Thursday, August 20, 2009

Why I Swim

Last night I read this passage and couldn't get over how well I related to it. Just put my name in wherever you read Riley, and you've taken a step into my world.

"People left a lot of things behind when they went in the water. Their clothes, their stuff, their makeup, their fixed-up hair, their voices, their hearing, their sight--at least as they normally experienced them....Some people lost their individuality in the water, but Riley always felt most herself. Water was supposed to symbolize renewal, she knew, but when Riley swam--pared down, alone, and unreachable--she felt a deeper sense of who she already was....

"The repetitive motion of her limbs was a meditation, the stretch of her muscles a narcotic. She heard her breath and even her heart. She gradually lost the awareness of the few other people in the pool, the activity on the deck, the buzz of the city beyond the glass.

"The regular things couldn't follow you here. You could escape the demands of the world. Even the demands you imposed on yourself seemed to recede and reorient underwater. You couldn't hear and you couldn't talk. Your ears were full, but it was quiet....

"The trouble with swimming was that eventually you had to come out. You had to dry off and put all your stuff back on. You had to become more yourself again, or, in her case, less so. The demands were still there, waiting."

Taken from The Last Summer (of You and Me) by Ann Brashares.

Wednesday, August 19, 2009

Timing is everything

Last night, while gearing up to install our last wall cabinet, with a thunderstorm as our background music and lighting, Evan made the comment, "Gee, hopefully there won't be a power outage tonight."

I asked, "Should I go get the lantern?"

"No, don't worry about it."

And that's when the lights went out the first time.

Fortunately for us, they came back on a few minutes later and we were able to get some work done. Not enough, though. The lights went out again a little bit later, in the middle of drilling in some more wood strips as support for the cabinet. So instead we ate watermelon and talked about our kids.

Then Evan said, "I am the center of the universe and everthing revolves around me."

And that's when the lights came back on again.

Friday, August 14, 2009

Room Sharing

For reasons that I will not bore you with, we decided to put Spencer in Waimea's room and leave Spencer's room as the playroom. On their first night together, when Spencer got into bed, Waimea sat up, looked at him, grinned, then put her hand out and waved, saying, "Hiiiii." Spencer sat up and did the same thing back. A few giggles. Then quiet. Both lied down. Minutes later, Waimea sat up again (my sleep fighter), looked over at Spencer (my sleep embracer), and yelled, "Wake up, wake up." Spencer replied back, annoyingly, "Go to sleep, Waimea!"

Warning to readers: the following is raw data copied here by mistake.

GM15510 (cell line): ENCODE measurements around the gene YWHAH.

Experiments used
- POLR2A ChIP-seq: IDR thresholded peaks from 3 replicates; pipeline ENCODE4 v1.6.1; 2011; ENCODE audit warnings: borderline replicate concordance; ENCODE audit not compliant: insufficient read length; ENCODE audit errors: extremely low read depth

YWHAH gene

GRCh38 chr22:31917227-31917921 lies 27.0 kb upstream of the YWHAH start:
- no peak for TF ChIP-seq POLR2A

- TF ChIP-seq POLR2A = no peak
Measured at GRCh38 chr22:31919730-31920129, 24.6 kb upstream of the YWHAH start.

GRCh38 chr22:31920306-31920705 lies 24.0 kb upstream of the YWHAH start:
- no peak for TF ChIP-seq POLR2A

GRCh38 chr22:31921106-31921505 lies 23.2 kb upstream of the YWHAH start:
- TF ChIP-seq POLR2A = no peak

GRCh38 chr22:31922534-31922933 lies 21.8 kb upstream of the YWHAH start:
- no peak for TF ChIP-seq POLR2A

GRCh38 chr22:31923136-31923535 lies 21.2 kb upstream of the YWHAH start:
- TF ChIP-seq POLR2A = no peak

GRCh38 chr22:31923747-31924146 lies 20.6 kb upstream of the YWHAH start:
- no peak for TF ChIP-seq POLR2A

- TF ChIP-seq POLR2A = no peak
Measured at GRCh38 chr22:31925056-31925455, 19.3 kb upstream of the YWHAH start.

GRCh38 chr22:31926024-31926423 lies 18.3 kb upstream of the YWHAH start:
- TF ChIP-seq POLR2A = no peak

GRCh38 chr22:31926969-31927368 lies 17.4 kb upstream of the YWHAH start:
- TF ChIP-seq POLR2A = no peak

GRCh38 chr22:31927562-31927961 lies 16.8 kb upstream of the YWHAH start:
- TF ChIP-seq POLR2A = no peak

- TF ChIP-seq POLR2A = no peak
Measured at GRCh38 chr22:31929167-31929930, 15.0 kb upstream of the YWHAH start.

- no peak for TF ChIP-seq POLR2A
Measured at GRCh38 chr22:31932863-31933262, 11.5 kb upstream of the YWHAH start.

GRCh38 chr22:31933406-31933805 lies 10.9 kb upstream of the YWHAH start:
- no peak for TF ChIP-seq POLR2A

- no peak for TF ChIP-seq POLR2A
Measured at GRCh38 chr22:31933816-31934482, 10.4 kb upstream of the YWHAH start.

We thought it was funny, even if you don't. :)

Wednesday, August 12, 2009

Spencer in Finland

Three years ago my father bought a cabin in his homeland of Finland. It's located on an island in the middle of Lake Saimaa, a huge lake that winds in and out of land masses--peninsulas and islands--throughout a majority of Eastern Finland. My parents spend their summers there now, and most of my siblings find there way there for part of the summer. We were there last summer, and Spencer was old enough that he fell in love with the place. My dad begged me all year to let him bring Spencer this year, even though I wouldn't be able to go. So off he went, spending 5 weeks there, with Mummi, Pappa, and all of my siblings. He was in heaven.

Thanks to my brother, Jokke, and my sister, Andrea, I have some pictures of his adventures in wonderland. Get ready for the picture overload:

Helping uncle Jeremy drive the boat, with Jokke making faces:

Helping uncle Eh-eh drive:

Playing on the beach:

Helping put the motor in the water:

Playing with second cousins and aunt Ana:

Playing "Cows" with Uncle Jokke (don't ask; I have no idea).

Lots of fishing:

Playing with my cousin, Marika:

Baseball with my semi-pro Finnish baseball-playing cousin, Janne (Finnish baseball is different--and much better--than American baseball):

My cousin, Jonna, helping him with his technique:

Helping row the boat:

Helping paint and work on upgrading the cabin (he's wearing Mummi's shirt, which is why he looks kind of like a girl):

Second-cousin Pihla:

Uncle Jokke:

Boxing with my uncle, Kossi: